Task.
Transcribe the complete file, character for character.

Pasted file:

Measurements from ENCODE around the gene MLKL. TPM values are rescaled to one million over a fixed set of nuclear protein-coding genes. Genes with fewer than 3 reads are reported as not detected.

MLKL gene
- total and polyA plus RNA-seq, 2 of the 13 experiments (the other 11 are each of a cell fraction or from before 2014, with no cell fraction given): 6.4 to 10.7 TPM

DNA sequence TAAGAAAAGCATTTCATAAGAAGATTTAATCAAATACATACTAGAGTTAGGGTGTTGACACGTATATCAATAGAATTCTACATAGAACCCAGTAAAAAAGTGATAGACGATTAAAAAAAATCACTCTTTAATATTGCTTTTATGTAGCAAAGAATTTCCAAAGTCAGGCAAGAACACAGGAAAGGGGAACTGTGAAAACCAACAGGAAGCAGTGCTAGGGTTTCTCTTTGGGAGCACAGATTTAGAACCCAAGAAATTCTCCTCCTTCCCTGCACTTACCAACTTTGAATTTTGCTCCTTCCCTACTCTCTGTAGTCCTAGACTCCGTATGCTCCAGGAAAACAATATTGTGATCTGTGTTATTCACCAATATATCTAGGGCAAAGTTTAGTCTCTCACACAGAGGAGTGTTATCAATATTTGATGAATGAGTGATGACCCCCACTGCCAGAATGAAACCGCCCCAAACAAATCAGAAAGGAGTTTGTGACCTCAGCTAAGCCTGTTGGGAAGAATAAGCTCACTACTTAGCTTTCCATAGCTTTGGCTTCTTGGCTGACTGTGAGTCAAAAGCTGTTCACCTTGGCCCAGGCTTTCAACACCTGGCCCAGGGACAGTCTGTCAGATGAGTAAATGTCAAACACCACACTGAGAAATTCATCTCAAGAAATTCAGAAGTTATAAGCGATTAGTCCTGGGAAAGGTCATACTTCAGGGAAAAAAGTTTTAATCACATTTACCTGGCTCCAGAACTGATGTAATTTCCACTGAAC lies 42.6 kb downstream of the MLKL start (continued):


Measurements from ENCODE around the gene MLKL. TPM values are rescaled to one million over a fixed set of nuclear protein-coding genes. Genes with fewer than 3 reads are reported as not detected.

MLKL gene
- total and polyA plus RNA-seq, 2 of the 13 experiments (the other 11 are each of a cell fraction or from before 2014, with no cell fraction given): 6.4 to 10.7 TPM

DNA sequence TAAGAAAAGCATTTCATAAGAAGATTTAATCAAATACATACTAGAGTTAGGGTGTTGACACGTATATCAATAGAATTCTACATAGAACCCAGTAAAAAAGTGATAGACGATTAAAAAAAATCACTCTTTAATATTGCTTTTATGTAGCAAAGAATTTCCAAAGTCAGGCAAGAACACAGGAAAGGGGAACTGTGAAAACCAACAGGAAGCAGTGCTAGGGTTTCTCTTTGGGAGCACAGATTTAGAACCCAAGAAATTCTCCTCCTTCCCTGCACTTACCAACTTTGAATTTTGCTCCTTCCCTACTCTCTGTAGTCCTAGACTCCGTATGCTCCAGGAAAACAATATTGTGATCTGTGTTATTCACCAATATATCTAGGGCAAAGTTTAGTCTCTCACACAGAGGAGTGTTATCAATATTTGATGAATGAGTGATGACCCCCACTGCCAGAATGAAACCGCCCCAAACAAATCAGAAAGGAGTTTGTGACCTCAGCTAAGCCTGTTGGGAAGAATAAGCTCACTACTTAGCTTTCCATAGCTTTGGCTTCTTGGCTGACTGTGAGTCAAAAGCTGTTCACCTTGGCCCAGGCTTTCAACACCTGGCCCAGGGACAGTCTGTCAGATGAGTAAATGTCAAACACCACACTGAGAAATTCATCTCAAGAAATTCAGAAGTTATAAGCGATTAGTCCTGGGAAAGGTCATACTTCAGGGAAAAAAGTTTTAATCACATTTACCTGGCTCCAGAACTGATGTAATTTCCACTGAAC lies 42.6 kb downstream of the MLKL start (continued):